A hysterical censorship scandal which led to witch-hunting hearings (check out Senate Subcommittee on Juvenile Delinquency, April-June 1954 on your search engine of choice) was derailed by the industry adopting a castrating straitjacket of draconian self-regulatory rules. Horror titles produced under the aegis and emblem of the Comics Code Authority were sanitised and anodyne affairs in terms of Shock and Gore, even though the market’s appetite for suspense and the uncanny was still high. Stories were dialled back into marvellously illustrated, rationalistic, fantasy-adventure vehicles which dominated until the 1960s when super-heroes (which had begun to creep back after Julius Schwartz reintroduced the Flash in Showcase #4, 1956) finally overtook them.

This mammoth monochrome compilation (still tragically unavailable in colour or in digital editions) offers a stunning voyage to the fantastic outer limits of 1950s imagination, collecting the first 20 issues of the charmingly enthralling anthology – produced under the watchful eyes of the Comics Code Authority – which spans cover dates February/March 1956 to December 1957 and starts with a quartet of intriguing, beautifully rendered pocket thrillers.

Sadly for me and you, records are spotty and many of the authors remain unsung (although possible candidates include Dave Wood, Bill Finger, Ed Herron, Joe Samachson, George Kashdan, Jack Miller and Otto Binder and I’ll just guess whenever I’m more than half-certain) but the pictorial pioneers at least can be deservedly celebrated…

Behind a captivating cover by Bill Ely, Tales of the Unexpected #1 opens our uncanny excursions with ‘The Out-of-The-World Club’, drawn by the astoundingly precise John Prentice, detailing the unearthly secret of a night-spot offering truly original groovy sounds, whilst ‘The Dream Lamp’, limned by Leonard Starr, takes a bucolic glance at a device which seems able to perform impossible feats.

Jack Miller, Howard Purcell & Charles Paris then ironically reveal ‘The Secret of Cell Sixteen’ which fools yet one more prisoner in the Bastille, after which the debut issue ends with a bleak alien invasion fable in ‘The Cartoon that Came to Life’ by Otto Binder & Bill Ely.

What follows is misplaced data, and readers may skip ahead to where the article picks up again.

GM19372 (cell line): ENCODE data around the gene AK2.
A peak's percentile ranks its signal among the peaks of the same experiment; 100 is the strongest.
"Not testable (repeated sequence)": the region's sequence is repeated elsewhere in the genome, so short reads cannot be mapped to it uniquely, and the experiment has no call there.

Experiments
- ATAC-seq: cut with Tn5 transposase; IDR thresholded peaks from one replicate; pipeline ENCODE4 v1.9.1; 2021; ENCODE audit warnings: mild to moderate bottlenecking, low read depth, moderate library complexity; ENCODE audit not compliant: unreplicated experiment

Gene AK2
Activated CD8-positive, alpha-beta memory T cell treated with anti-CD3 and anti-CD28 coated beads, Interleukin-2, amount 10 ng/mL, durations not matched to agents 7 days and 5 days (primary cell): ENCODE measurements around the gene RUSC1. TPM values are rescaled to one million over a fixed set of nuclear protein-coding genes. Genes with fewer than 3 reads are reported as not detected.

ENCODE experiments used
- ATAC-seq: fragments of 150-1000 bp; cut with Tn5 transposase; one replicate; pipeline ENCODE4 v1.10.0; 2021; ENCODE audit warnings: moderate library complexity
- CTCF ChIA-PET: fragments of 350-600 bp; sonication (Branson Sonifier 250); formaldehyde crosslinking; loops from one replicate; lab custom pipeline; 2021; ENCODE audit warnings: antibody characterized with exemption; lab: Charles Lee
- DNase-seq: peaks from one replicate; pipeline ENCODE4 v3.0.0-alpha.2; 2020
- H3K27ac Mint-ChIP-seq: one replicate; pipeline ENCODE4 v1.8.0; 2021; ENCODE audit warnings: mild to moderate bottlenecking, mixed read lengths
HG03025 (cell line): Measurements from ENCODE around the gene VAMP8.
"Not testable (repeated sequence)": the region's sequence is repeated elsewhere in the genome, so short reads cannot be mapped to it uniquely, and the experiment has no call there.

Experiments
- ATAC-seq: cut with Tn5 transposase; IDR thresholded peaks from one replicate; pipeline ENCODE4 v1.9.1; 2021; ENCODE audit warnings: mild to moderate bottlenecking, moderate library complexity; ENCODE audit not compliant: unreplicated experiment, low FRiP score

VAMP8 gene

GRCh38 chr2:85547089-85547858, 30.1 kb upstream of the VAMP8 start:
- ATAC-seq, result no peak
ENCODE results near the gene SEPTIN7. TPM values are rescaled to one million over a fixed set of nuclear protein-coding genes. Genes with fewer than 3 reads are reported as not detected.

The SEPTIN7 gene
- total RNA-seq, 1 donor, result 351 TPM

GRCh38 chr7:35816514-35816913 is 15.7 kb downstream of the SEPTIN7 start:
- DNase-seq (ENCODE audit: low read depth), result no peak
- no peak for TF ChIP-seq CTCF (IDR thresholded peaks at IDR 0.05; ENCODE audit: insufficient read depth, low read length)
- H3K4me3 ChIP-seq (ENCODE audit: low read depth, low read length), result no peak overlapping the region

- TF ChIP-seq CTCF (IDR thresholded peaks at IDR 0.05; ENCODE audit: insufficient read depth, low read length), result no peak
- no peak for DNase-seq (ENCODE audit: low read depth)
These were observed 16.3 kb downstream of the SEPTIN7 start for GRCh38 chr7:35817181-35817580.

Issue #2 offered the uncredited conundrum of ‘The Magic Hats of M’sieu La Farge’ (art by Ruben Moreira) involving ordinary folk impelled to perform extraordinary feats when wearing the titfers of famous dead folk, whilst ‘The Fastest Man Alive’ (drawn by Bill Draut & Mort Meskin) discloses how an obsessive rivalry brings destruction upon a man forever relegated to second best behind his exceptional greatest friend…

‘The Record of Doom’ (Ely art) apparently drives listeners to suicide until a canny cop uncovers the truth, but ‘The Gorilla who Saved the World’ (Starr) is as incredible and alien as you’d expect in a tale of sharp sci-fi suspense…

Issue #3 opened with Purcell’s ‘The Highway to Tomorrow’ wherein a motorway through Native American sacred lands almost results in a new uprising, after which Meskin’s ‘The Man Nobody Could See’ revisits the old plot of an invisible criminal. ‘I Lost My Past’ (art by Mort Drucker) recounts an implausibly complex scheme to cure an amnesiac before ‘The Man with 100 Wigs’ (Miller & Prentice), provides a genuinely compelling mystery about a petty thief who steals a sorcerer’s chest filled with hairpieces that impart bizarre powers to the wearer…

The mix of cop stories, aliens and the arcane acts clearly struck a popular chord as, with Tales of the Unexpected #4, the comic was promoted to monthly. ‘Seven Steps to the Unknown’ (Ely) continued the eclectic winning formula through a perilous puzzle regarding a group of complete strangers inexplicably linked and targeted for murder, whilst ‘The Day I Broke All Records’ – illustrated by Sheldon Moldoff – follows a top athlete who gains something “extra” after finding an elixir once favoured by unbeatable Roman gladiator Apulius